Fmont, I'mSoSharp, A17 and 2 others like this.
  11. John A. Larsen

    John A. Larsen

    Jan 15, 2001
    Ernest, Thank you for the answer and it makes perfect sense to me to use the chips. Thanks! John
     
    Fmont, I'mSoSharp and A17 like this.
  12. Ernest DuBois

    Ernest DuBois

    Mar 2, 2013
    Did you ever consider The Forestry Forum?
     
  13. rjdankert

    rjdankert Gold Member Gold Member Basic Member

    Mar 10, 2011
    Strictly hatchet jobs:

    [​IMG]
    [​IMG]
    Well. . . except for a couple of stop cuts with a hand saw.:rolleyes:


    Bob
     
  14. Square_peg

    Square_peg Gold Member Gold Member

    Feb 1, 2012
    I love a simple wooden maul made out of a branch. I keep several of them around. Quick and easy to make and ever so handy.

    I would highly recommend smoothing out the transition between the handle and head. Abrupt transitions like that cause a weak spot that is likely to fail. Sadly I know this from experience.

    Hard heavy coarse-grained hard-splitting woods are best for lasting tools. But the weight and ease of shaping of a green branch makes those very handy, too. I've probably carved a dozen green mauls for single use applications on the trail. Use it and throw it away or use it till it breaks and make another. Fast, easy, handy.
     
  15. ScottB65

    ScottB65

    127
    Jul 5, 2019
    I worked on this tree with a boy's axe for 5 years, 7 months and 13 days until I decided to give up and just go hunting.

    [​IMG]
     
  16. Fmont

    Fmont Gold Member Gold Member

    870
    Apr 20, 2017
    Samsies. I make them triangulate, so the corners apply nicely to the base of game skulls for quick dispatching. I've also found it allows for getting closer if you need to be striking something that a circle/ovoid mallet is tending to glance off of.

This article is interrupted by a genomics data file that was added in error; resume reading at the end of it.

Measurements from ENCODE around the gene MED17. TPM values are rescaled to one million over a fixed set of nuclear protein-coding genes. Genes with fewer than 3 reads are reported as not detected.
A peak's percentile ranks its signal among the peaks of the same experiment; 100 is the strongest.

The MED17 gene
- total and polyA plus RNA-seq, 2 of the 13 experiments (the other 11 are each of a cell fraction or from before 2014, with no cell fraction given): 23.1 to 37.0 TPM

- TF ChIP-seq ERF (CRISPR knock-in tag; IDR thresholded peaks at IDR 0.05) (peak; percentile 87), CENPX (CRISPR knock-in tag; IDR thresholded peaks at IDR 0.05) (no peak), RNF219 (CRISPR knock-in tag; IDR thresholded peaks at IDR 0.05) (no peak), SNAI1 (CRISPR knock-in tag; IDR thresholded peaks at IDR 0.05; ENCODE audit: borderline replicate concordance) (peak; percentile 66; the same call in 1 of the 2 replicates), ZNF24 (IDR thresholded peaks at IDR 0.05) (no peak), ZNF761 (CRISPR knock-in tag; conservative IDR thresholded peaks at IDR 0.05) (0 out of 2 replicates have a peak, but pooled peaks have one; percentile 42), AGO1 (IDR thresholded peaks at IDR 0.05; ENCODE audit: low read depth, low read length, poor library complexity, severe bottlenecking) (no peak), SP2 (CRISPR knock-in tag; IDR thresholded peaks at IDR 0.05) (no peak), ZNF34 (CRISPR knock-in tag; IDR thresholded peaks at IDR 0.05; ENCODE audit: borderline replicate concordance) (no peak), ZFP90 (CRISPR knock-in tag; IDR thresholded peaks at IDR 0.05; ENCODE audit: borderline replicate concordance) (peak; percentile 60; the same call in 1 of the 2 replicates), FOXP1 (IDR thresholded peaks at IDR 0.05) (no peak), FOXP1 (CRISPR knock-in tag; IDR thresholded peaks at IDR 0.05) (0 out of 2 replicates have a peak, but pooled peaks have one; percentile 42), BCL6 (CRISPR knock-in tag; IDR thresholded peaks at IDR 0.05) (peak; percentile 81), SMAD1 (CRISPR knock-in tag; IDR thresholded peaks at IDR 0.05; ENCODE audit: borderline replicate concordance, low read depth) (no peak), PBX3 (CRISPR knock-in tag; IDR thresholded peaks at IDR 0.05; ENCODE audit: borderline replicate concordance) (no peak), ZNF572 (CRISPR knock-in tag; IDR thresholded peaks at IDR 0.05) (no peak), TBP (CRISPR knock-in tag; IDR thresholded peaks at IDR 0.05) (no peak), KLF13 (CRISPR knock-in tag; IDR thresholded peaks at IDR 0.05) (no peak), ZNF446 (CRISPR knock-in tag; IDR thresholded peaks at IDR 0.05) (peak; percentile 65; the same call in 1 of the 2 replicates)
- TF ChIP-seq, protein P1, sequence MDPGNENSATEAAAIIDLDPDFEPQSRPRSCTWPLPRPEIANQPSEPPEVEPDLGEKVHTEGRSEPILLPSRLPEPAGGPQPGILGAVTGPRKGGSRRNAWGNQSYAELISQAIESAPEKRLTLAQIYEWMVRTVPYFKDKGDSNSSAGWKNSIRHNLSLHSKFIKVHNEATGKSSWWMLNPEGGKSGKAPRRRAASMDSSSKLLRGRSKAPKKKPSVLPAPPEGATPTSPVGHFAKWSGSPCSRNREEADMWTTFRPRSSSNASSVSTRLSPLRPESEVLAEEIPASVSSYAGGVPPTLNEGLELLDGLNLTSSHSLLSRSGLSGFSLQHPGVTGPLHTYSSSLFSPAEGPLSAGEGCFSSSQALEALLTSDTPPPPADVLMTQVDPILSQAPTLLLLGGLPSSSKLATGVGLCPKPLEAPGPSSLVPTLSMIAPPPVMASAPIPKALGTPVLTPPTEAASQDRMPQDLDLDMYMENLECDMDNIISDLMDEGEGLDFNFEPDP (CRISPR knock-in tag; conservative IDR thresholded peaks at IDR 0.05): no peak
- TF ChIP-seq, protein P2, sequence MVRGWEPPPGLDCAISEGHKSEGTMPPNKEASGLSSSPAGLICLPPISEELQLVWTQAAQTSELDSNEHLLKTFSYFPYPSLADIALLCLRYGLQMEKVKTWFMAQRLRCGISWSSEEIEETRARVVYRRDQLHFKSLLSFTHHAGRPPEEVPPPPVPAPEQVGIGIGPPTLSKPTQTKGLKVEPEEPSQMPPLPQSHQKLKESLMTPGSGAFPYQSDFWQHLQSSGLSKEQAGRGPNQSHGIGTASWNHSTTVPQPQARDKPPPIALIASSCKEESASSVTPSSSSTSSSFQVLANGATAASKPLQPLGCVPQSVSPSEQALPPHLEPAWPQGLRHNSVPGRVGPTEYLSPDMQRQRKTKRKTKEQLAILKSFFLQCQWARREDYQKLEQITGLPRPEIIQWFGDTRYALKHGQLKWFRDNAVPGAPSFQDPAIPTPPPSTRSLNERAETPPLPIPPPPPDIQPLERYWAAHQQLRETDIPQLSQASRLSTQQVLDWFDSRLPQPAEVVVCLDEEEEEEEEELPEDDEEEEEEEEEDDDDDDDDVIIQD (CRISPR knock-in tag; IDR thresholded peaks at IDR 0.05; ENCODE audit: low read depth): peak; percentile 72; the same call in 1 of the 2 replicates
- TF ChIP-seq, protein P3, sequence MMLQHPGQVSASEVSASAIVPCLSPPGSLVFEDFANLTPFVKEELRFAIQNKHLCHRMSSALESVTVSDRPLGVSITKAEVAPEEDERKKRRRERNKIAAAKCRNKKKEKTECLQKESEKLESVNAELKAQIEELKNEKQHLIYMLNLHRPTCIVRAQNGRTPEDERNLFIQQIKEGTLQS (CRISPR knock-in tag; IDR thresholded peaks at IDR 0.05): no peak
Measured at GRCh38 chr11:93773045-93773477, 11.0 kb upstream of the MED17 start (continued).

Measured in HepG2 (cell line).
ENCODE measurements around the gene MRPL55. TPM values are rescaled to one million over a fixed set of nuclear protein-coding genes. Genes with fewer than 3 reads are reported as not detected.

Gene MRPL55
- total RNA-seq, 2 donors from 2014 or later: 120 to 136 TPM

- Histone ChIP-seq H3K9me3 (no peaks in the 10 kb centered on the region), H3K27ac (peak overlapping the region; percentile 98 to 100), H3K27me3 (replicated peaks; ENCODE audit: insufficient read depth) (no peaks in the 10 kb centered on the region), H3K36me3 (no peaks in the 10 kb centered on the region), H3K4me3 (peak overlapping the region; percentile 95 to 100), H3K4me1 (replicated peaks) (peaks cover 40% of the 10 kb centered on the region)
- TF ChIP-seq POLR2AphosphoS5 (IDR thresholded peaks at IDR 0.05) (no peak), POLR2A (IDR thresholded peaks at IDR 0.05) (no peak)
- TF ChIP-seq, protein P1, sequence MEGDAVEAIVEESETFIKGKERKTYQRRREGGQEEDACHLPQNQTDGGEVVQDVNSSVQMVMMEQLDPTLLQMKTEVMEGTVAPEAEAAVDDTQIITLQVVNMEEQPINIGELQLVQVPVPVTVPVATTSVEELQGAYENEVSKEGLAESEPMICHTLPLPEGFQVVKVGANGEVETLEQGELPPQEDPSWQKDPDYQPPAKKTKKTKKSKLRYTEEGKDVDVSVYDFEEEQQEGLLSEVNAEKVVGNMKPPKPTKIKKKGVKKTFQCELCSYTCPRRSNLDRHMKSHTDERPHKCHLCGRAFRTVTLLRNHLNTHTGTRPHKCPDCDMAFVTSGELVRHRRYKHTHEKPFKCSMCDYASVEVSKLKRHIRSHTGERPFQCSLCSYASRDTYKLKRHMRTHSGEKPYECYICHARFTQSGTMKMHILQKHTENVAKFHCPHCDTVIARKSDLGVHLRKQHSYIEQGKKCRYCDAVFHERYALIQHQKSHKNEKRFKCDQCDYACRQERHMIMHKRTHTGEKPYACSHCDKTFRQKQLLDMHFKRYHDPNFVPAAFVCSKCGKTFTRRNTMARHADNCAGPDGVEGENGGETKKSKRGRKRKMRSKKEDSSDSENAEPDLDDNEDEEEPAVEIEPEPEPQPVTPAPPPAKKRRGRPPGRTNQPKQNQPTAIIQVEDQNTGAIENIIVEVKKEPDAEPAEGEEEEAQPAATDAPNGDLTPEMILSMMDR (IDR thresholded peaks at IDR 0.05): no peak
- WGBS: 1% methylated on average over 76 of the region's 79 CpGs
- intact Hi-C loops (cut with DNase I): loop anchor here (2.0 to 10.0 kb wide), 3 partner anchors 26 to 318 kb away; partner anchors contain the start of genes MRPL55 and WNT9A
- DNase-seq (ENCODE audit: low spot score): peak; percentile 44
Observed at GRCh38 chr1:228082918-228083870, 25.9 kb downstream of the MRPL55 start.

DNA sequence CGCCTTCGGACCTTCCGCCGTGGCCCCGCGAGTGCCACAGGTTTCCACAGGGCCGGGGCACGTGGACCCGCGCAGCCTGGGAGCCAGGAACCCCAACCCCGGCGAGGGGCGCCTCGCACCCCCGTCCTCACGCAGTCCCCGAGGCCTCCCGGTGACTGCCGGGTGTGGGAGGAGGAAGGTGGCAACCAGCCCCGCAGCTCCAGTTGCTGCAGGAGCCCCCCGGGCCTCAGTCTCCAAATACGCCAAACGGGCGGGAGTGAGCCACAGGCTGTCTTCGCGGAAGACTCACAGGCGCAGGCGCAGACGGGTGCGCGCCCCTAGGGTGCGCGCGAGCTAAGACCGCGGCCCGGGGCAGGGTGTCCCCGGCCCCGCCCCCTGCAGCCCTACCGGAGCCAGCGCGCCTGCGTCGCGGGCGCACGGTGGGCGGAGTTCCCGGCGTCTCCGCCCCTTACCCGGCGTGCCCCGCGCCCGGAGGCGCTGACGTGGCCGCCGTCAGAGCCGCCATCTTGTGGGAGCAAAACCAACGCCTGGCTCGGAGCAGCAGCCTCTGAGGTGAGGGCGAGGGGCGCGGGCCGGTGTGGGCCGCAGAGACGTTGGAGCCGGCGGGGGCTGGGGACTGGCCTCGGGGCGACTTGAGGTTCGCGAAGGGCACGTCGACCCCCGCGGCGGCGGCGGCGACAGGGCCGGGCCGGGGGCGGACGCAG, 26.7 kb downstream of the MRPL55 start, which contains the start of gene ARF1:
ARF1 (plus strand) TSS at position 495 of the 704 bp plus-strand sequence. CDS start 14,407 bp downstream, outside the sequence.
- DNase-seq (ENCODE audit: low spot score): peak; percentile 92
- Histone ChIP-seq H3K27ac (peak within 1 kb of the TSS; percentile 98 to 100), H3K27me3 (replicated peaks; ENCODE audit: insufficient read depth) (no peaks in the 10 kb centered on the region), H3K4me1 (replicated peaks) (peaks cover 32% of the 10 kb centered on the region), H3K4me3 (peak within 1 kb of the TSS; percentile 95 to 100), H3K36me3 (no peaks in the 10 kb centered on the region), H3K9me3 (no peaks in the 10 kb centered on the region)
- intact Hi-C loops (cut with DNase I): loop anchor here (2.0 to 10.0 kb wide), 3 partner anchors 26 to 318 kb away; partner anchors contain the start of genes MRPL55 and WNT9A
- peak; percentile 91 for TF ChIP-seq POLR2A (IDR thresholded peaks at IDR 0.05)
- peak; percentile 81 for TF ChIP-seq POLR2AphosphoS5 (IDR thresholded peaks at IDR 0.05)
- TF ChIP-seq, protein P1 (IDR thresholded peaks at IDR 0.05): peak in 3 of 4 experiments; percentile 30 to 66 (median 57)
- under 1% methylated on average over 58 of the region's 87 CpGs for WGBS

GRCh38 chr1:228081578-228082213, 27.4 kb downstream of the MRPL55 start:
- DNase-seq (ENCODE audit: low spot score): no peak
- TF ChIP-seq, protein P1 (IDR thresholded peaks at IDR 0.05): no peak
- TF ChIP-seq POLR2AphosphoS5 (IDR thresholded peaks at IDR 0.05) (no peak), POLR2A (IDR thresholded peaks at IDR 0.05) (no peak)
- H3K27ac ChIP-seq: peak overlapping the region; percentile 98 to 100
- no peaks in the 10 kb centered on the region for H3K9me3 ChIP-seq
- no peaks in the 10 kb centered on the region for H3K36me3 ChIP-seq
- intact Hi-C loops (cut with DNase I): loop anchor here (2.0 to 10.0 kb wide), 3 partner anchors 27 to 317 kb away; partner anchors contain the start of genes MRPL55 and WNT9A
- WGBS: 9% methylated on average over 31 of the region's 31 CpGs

17. Square_peg

    Square_peg Gold Member Gold Member

    Feb 1, 2012
    An acute trapezoid is a handy shape, too. One side close to square, the other side more angled. Great for repeatedly knocking an axe off a haft during the hanging process.
     
  18. Miller '72

    Miller '72 Gold Member Gold Member

    Jul 25, 2017
    We had this limb drop this past Friday night so i wanted to try this old, short, nothing left to it connie...

    [​IMG]

    [​IMG]

    [​IMG]

    [​IMG]

    [​IMG]

    [​IMG]

    [​IMG]

    Some may remember this head and hang from a couple months back.

    Its as suspected and now proven to be a goner.
    All soft in the bit, nothing left of quality hardness.

    It maintained its sharpness the first couple bucks but by the time i finished with what you see here, i had some rolling, a chip and dulling for sure.

    Also, on a side note. I am a short guy and i like a shorter handles on most my axes...this one is almost to short and could get dangerous if i had to swing it bucking this whole limb.

    The oak handle will be rehung upon again.
     
  19. crbnSteeladdict

    crbnSteeladdict

    662
    Jul 31, 2017
    Such a nice relic. What a shame :-(
    Can you wrap the edge in vinegar soaked paper towel to see if it was overcoat or inlaid bit? Maybe there is still life left and just needs some heating/quenching/tempering love
     
    Last edited: Sep 8, 2019
    Meek1, Yankee Josh, A17 and 3 others like this.
  20. Miller '72

    Miller '72 Gold Member Gold Member

    Jul 25, 2017
    I agree and its not easy for me to let go. Heating and quenching and tempering...to many projects on my list before i step up to that challenge :D
     
    Meek1, Fmont, Yankee Josh and 2 others like this.